New Great Canadian CEO Tony Rodio Sees Huge Opportunity in Ontario

The new CEO of Great Canadian Gaming, Tony Rodio, has said the company’s acquisition by funds affiliated with Apollo Global Management can help the operator capitalize on the size of the opportunity available in Canada and particularly Ontario.
Great Canadian, which operates 25 locations across Canada, appointed former Caesars Entertainment CEO Rodio as its new leader following the completion of its takeover by Apollo this week.
Rodio told BNN Bloomberg that the acquisition means a lot for the Toronto-headquartered company, given their ability and desire to grow the business.
“We have currently two large projects going on that Apollo inherited, at Pickering and Woodbine, where we’re deploying hundreds of millions of dollars each and expanding our non-gaming amenities,” Rodio said. “I look at those projects and how much value they’re going to add, and the ability to look at our other destinations to see where we can also deploy capital, and I think having Apollo behind us in that regard is a huge, huge benefit.”
Rodio stressed the opportunity, as Great Canadian and Apollo see it, is “first and foremost” in Ontario as the privatization of the gaming industry in the province continues and the iGaming and sports betting markets continue to open up.

The CEO added a priority for the company is to diversify the gaming experience at Great Canadian’s establishments and create more awareness.

“My sense is that there’s not a lot of brand equity or awareness of Great Canadian and some of our properties,” Rodio added. “I think with the two assets we’re dramatically improving and the ability to create more awareness and media attention of our offerings, we have a ton of opportunity to increase our penetration in Ontario and the GTA.”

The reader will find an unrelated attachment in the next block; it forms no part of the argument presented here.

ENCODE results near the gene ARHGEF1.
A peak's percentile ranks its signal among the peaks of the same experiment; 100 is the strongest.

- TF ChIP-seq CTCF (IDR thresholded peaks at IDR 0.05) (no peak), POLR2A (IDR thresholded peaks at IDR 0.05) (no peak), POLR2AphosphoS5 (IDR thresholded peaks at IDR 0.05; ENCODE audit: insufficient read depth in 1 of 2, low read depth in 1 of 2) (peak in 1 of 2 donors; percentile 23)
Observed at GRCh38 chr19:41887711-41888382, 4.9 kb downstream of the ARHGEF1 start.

Growing pains amid reopening

As CEO of Caesars from 2019 until the company’s takeover by Eldorado in 2020, Rodio has witnessed firsthand some of the pains of reopening the gaming industry in the U.S. He says Canada is following a similar path in recent months and notes that while Great Canadian has mitigated the pains of the process well, there have been undeniable struggles.

“We’re operating at 50 per cent capacity in most instances, but our business values are only off 10 or 12 per cent in most cases. So given the limited capacity at which we’re operating, it’s actually been a pretty quick rebound,” Rodio continued. “My biggest supply chain concern is continuing to get the construction materials we need for our ongoing projects to get them fully open on time. But from a day-to-day standpoint, because we’re operating a limited capacity, there hasn’t been too great of an impact.”

A big concern for many operators has been staffing issues after long stretches of shutdown. Rodio acknowledged that Great Canadian have seen “a hint” of those issues and that the company has some concern as it looks to reopen food and beverage establishments, hotels, and other hospitality amenities. “That’s where the pain points will be.”

Finally, Rodio stressed that, like in his role at Caesars, his tenure will see a firm focus on responsible gaming and player protection as Canada’s industry continues to evolve.

“Caesars was at the forefront of responsible gaming going back a number of years – it’s been something they have focused on over the last 25, 30 years,” he concluded. “I can tell you that from my chair at the top in this company, that will be something that we will focus on continuously. I am confident that the company has a lot of those policies and things in place to help customers. It will be a critical initiative for us moving forward.”

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